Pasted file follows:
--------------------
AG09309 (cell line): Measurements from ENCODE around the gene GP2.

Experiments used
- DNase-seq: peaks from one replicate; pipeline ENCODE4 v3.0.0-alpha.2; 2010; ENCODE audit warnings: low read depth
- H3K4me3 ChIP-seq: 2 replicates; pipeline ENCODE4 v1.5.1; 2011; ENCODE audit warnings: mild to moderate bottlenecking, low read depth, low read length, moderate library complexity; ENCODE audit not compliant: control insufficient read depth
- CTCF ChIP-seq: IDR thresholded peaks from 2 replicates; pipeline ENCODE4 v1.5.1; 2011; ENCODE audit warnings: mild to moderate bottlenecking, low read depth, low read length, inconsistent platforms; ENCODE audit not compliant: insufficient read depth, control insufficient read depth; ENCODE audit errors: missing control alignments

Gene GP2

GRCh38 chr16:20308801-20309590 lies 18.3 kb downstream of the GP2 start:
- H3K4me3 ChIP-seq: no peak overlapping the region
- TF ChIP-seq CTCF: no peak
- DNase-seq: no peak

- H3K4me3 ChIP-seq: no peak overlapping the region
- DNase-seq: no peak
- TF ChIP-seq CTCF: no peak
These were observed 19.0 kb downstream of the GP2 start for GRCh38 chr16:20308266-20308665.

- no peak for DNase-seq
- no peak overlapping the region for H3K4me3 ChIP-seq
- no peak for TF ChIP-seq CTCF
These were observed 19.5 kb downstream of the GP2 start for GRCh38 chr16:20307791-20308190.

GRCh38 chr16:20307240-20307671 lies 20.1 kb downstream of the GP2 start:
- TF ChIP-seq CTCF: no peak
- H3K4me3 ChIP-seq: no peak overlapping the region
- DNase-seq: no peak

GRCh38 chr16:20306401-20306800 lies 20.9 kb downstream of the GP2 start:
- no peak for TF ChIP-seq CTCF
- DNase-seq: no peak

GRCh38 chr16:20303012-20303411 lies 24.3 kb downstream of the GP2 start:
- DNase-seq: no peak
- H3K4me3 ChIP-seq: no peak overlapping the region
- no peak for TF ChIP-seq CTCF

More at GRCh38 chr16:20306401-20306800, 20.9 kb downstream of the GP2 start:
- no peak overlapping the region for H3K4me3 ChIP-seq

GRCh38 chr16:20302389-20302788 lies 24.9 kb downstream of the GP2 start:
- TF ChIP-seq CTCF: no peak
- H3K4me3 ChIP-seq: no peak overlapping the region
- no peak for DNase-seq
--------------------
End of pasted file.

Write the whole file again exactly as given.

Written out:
AG09309 (cell line): Measurements from ENCODE around the gene GP2.

Experiments used
- DNase-seq: peaks from one replicate; pipeline ENCODE4 v3.0.0-alpha.2; 2010; ENCODE audit warnings: low read depth
- H3K4me3 ChIP-seq: 2 replicates; pipeline ENCODE4 v1.5.1; 2011; ENCODE audit warnings: mild to moderate bottlenecking, low read depth, low read length, moderate library complexity; ENCODE audit not compliant: control insufficient read depth
- CTCF ChIP-seq: IDR thresholded peaks from 2 replicates; pipeline ENCODE4 v1.5.1; 2011; ENCODE audit warnings: mild to moderate bottlenecking, low read depth, low read length, inconsistent platforms; ENCODE audit not compliant: insufficient read depth, control insufficient read depth; ENCODE audit errors: missing control alignments

Gene GP2

GRCh38 chr16:20308801-20309590 lies 18.3 kb downstream of the GP2 start:
- H3K4me3 ChIP-seq: no peak overlapping the region
- TF ChIP-seq CTCF: no peak
- DNase-seq: no peak

- H3K4me3 ChIP-seq: no peak overlapping the region
- DNase-seq: no peak
- TF ChIP-seq CTCF: no peak
These were observed 19.0 kb downstream of the GP2 start for GRCh38 chr16:20308266-20308665.

- no peak for DNase-seq
- no peak overlapping the region for H3K4me3 ChIP-seq
- no peak for TF ChIP-seq CTCF
These were observed 19.5 kb downstream of the GP2 start for GRCh38 chr16:20307791-20308190.

GRCh38 chr16:20307240-20307671 lies 20.1 kb downstream of the GP2 start:
- TF ChIP-seq CTCF: no peak
- H3K4me3 ChIP-seq: no peak overlapping the region
- DNase-seq: no peak

GRCh38 chr16:20306401-20306800 lies 20.9 kb downstream of the GP2 start:
- no peak for TF ChIP-seq CTCF
- DNase-seq: no peak

GRCh38 chr16:20303012-20303411 lies 24.3 kb downstream of the GP2 start:
- DNase-seq: no peak
- H3K4me3 ChIP-seq: no peak overlapping the region
- no peak for TF ChIP-seq CTCF

More at GRCh38 chr16:20306401-20306800, 20.9 kb downstream of the GP2 start:
- no peak overlapping the region for H3K4me3 ChIP-seq

GRCh38 chr16:20302389-20302788 lies 24.9 kb downstream of the GP2 start:
- TF ChIP-seq CTCF: no peak
- H3K4me3 ChIP-seq: no peak overlapping the region
- no peak for DNase-seq